I already tackled Megan (now) Draper’s (winning) French-Canadianness when she sang “Il était un petit navire” to the Draperinos back at the end of season 4 of Mad Men. Further, the internet already melted down over the subsequent French song Jessica Paré chose to sing for the show, so I don’t need to touch on that. I will plug, however, this brief moment when she utters a “sacre” after Don’s surprise party is ruined.
What I would rather discuss here, briefly, is how bizarre I continue to find it that the character is named “Megan” in the first place. In my head, I imagine they named her before deciding she would become a main character complete with her own French-Canadian identity mirroring Paré’s own. I lie to myself in this way since the idea of a French-Canadian born around 1940 named “Megan” is, simply put, really unexpected.
During the 2000s, the French form of “Megan”—”Mégane”—was, in fact, one of the most popular names for newborn girls in Québec. As Louis Duchesne notes, “Megan” became a popular name in the 1970s in the US before fading away in the 1990s. About a generation later, the French form became popular in both France and Québec, though the French popularity cratered once Renault introduced the “Mégane” in 1995. The car is unavailable in Québec, and the popularity of the name continued to climb, reaching heights its American counterpart never enjoyed.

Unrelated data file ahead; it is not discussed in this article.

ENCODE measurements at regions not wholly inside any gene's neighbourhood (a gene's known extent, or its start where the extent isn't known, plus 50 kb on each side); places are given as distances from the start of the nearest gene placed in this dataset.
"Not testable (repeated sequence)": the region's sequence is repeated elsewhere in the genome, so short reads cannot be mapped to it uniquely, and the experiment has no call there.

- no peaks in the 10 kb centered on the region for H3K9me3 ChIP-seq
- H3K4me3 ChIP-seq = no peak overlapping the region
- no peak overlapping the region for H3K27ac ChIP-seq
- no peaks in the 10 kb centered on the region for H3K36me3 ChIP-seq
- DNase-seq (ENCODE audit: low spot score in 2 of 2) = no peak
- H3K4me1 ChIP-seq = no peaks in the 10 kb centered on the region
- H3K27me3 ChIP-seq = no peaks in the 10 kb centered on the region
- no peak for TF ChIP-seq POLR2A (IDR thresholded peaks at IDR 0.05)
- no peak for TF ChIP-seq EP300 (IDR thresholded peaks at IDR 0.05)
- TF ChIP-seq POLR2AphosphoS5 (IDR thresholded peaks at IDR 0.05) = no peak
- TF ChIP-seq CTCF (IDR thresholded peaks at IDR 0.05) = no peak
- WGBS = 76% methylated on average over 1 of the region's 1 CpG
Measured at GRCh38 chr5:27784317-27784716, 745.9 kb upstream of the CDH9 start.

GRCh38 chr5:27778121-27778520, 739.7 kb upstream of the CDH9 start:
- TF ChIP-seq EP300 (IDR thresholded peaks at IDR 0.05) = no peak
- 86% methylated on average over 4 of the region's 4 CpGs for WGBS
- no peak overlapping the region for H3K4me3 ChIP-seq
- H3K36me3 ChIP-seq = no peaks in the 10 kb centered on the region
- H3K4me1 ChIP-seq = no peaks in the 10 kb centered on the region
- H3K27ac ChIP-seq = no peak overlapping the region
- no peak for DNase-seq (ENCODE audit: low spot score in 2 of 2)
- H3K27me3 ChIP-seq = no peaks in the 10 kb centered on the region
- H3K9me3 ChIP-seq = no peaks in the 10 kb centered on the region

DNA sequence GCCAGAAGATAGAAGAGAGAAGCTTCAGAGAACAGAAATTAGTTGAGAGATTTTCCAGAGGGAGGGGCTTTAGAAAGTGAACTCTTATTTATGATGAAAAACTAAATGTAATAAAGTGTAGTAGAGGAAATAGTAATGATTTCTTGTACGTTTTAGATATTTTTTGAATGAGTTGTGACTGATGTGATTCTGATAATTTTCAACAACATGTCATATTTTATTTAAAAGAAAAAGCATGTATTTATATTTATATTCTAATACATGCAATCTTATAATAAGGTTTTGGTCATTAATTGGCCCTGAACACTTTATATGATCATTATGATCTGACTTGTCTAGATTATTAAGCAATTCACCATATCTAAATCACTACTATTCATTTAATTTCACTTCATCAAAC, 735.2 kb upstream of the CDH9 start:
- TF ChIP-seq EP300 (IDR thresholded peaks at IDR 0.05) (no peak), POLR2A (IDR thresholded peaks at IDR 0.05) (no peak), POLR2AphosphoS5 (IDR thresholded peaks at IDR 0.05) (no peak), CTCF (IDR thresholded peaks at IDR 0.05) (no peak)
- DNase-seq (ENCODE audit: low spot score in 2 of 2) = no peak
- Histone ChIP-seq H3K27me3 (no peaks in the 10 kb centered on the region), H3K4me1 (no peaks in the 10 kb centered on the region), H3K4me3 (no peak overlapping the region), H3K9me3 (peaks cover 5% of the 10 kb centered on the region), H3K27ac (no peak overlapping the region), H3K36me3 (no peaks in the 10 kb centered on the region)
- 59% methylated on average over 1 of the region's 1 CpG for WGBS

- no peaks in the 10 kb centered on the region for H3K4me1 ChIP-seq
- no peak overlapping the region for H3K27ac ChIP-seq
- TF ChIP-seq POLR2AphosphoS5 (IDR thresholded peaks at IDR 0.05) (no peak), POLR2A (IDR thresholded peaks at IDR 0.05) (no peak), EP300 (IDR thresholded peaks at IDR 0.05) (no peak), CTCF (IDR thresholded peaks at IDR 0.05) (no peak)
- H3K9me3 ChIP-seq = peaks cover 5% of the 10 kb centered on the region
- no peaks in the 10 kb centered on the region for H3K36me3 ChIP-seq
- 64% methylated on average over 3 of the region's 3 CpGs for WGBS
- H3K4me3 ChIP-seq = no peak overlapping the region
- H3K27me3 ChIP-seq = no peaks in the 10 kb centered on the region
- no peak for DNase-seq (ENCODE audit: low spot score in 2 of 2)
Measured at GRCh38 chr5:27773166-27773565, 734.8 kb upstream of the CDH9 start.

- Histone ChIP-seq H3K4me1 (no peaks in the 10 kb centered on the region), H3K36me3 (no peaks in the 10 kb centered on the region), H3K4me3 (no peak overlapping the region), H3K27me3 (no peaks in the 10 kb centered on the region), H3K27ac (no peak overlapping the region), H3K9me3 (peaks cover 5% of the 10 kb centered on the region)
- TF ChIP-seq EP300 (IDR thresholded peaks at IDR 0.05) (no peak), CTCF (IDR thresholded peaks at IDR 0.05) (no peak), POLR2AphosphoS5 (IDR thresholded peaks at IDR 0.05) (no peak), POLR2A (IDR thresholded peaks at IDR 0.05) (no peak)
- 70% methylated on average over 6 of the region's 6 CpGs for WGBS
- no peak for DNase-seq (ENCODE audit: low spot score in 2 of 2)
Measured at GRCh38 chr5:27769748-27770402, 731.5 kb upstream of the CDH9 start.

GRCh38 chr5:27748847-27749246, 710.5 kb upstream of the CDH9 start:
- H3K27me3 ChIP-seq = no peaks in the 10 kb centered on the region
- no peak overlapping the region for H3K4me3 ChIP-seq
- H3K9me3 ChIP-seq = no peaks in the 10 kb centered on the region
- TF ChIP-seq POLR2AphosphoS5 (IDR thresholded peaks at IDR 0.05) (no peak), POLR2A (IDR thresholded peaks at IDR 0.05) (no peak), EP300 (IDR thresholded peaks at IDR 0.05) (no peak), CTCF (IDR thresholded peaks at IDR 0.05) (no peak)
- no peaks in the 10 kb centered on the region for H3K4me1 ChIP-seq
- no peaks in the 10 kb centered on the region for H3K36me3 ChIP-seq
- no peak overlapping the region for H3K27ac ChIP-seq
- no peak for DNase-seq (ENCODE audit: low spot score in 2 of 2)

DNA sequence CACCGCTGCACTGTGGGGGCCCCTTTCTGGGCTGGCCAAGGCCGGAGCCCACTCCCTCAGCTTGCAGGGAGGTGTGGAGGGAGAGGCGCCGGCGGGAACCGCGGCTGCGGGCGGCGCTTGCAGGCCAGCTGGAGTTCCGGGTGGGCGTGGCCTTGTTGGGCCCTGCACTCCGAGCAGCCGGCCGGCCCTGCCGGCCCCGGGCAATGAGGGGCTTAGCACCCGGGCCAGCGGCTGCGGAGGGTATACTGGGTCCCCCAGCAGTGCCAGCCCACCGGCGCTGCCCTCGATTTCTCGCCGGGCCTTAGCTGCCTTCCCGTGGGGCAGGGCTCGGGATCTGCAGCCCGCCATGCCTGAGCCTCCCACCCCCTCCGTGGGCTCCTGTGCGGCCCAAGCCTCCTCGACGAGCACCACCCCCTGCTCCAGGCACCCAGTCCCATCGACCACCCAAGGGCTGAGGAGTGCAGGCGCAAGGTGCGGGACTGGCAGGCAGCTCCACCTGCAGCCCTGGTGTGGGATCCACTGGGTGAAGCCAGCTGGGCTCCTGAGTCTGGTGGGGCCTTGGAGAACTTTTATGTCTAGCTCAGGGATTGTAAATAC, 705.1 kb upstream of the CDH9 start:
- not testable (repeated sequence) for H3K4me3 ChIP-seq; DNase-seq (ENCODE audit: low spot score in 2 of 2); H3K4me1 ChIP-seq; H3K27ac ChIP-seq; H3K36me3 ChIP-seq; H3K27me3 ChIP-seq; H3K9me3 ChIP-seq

Yet no matter how popular “Mégane” has been in Québec over the past 15 years, it was not on the map as a name in 1940. Hence, I would surmise, its English version, and the name of Don Draper’s new wife, was completely unheard of. Maybe she really is as good an actor as her waitress friends suggest, having invented the whole québécois backstory as part of her long con of Don Draper. (Relax, Mad Men fanatics, I don’t believe in the Megan Draper long con conspiracy.)